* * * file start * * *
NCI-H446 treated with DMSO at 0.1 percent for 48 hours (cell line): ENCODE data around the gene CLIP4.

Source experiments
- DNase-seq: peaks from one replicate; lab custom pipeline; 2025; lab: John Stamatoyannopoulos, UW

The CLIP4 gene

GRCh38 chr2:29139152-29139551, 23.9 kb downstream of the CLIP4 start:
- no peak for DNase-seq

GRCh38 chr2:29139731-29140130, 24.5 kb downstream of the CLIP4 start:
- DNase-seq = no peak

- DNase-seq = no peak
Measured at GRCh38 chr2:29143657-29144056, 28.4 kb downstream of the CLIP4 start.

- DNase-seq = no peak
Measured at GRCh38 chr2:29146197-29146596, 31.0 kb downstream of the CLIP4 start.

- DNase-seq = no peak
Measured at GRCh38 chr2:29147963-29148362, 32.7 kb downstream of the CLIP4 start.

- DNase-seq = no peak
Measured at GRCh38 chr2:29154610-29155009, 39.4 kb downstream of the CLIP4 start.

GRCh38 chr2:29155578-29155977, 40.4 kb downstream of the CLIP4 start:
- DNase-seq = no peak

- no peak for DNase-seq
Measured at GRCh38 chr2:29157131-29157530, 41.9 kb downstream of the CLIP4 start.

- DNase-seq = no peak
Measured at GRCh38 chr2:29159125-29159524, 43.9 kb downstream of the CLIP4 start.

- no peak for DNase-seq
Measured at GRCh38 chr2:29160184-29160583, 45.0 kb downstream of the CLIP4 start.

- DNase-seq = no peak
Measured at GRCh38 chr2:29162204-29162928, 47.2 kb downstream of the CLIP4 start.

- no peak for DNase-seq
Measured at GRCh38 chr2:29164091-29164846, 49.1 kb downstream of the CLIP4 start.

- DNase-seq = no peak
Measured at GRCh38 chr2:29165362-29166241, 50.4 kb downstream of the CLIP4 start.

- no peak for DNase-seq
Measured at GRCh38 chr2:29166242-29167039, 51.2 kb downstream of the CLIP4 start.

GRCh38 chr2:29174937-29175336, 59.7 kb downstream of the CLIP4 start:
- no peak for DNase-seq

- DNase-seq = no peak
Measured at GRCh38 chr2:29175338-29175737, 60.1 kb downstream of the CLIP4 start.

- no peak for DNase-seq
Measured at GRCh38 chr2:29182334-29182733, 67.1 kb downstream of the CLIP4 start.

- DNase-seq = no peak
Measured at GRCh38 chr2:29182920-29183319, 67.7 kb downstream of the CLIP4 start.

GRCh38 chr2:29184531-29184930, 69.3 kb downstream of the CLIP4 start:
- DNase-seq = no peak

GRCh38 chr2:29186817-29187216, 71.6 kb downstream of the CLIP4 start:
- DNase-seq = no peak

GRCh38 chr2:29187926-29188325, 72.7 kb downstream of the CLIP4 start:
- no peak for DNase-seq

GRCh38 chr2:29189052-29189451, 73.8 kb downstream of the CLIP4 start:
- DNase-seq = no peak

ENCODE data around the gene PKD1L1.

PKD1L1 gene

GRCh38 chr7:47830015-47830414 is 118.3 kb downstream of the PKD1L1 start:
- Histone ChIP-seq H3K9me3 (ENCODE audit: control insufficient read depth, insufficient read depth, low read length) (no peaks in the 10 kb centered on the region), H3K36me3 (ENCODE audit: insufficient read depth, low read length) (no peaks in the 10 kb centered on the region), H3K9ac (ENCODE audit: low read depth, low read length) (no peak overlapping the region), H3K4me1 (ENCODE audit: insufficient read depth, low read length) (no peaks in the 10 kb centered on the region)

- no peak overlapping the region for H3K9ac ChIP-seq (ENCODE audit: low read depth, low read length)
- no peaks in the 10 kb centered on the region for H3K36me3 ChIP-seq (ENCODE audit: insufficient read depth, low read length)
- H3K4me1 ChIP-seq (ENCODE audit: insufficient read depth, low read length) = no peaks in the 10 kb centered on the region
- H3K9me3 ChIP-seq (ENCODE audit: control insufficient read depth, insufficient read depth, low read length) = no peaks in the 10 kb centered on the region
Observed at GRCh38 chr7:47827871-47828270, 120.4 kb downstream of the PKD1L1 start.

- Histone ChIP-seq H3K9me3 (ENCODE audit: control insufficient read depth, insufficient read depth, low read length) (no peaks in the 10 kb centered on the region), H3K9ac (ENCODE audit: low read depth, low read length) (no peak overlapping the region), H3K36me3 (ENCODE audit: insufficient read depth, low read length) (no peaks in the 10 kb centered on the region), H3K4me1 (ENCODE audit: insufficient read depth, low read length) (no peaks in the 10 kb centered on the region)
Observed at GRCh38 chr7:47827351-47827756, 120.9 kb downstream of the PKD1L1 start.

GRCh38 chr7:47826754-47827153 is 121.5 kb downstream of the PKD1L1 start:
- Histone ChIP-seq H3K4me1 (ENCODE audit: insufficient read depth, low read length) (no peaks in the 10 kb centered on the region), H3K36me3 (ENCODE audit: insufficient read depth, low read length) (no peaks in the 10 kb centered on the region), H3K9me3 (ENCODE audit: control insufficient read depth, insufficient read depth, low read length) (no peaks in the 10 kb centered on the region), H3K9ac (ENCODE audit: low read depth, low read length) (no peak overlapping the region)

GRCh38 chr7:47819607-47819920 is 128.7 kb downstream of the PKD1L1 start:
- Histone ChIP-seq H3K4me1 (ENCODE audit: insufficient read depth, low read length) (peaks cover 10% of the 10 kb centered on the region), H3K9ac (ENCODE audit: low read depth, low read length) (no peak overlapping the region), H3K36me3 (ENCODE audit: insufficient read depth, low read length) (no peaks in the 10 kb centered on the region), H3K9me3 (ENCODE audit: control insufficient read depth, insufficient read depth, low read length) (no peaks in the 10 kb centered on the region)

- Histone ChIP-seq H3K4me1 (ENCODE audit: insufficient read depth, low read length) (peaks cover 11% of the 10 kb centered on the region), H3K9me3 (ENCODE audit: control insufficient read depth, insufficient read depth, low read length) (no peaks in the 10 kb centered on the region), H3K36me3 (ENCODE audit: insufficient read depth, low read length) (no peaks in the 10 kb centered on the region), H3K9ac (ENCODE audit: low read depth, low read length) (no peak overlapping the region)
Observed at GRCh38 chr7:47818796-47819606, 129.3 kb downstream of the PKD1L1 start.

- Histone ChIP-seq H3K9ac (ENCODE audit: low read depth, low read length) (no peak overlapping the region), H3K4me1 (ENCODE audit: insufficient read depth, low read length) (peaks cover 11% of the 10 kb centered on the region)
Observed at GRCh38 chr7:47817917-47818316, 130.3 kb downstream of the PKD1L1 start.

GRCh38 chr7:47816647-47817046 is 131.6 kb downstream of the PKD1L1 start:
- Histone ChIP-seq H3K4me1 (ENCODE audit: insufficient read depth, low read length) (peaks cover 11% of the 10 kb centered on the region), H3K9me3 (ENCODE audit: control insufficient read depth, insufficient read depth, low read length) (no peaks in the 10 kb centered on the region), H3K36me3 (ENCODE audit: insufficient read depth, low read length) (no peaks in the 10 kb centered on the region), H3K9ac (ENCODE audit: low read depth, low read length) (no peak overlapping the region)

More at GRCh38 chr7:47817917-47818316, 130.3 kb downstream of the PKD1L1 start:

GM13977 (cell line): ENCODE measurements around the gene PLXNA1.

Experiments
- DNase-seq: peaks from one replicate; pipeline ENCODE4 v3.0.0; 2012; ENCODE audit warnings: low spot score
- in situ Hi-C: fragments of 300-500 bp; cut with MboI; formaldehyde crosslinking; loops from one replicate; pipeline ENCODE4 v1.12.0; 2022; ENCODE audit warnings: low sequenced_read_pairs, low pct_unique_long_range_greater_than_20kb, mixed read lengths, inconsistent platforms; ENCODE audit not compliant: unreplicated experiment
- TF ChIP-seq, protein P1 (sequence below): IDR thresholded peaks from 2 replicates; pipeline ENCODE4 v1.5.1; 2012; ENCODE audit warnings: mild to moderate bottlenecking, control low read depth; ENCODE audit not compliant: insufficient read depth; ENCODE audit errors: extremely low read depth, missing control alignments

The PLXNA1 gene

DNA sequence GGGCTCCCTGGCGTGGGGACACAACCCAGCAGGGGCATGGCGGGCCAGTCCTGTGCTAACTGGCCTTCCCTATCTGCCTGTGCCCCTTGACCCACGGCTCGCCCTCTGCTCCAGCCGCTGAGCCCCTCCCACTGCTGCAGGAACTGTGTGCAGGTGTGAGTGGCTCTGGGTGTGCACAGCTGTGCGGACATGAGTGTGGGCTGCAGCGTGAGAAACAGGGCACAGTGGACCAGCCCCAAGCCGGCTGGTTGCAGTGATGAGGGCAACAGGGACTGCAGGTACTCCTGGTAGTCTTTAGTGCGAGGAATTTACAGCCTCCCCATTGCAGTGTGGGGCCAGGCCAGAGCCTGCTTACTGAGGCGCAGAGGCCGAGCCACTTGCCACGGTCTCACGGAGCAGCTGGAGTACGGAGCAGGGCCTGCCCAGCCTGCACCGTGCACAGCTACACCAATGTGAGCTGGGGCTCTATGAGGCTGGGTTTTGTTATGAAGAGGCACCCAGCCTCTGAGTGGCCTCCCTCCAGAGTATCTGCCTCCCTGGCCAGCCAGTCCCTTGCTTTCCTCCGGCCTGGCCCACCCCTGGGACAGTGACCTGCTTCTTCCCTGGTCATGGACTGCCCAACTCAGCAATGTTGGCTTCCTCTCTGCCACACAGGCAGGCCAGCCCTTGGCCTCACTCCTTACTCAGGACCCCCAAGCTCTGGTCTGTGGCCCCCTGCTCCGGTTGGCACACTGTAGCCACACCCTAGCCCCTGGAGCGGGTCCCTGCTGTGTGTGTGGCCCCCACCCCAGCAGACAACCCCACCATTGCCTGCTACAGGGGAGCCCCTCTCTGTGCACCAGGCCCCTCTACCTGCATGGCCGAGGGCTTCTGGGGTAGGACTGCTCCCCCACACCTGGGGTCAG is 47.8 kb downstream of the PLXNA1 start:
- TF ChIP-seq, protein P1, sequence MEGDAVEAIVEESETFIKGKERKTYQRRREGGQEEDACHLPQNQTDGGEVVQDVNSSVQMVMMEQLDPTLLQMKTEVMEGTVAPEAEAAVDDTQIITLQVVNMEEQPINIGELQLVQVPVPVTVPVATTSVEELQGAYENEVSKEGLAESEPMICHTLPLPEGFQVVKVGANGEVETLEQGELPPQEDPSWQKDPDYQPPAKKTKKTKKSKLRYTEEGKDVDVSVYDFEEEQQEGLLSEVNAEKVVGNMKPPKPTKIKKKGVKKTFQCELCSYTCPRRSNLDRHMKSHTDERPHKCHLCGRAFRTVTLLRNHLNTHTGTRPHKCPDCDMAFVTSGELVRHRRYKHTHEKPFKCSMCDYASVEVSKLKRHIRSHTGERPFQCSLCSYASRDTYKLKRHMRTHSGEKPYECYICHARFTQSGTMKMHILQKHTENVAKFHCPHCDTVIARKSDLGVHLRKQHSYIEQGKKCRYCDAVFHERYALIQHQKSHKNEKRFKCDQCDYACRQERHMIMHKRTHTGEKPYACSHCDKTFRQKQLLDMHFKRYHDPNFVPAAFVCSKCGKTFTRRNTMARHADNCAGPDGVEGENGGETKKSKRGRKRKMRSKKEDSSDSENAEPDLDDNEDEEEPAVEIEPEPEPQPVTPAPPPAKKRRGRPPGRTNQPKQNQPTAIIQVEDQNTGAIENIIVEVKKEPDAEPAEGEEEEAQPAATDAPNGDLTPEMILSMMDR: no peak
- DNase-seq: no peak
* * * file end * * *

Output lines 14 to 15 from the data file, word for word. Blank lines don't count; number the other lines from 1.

Measured at GRCh38 chr2:29147963-29148362, 32.7 kb downstream of the CLIP4 start.

- DNase-seq = no peak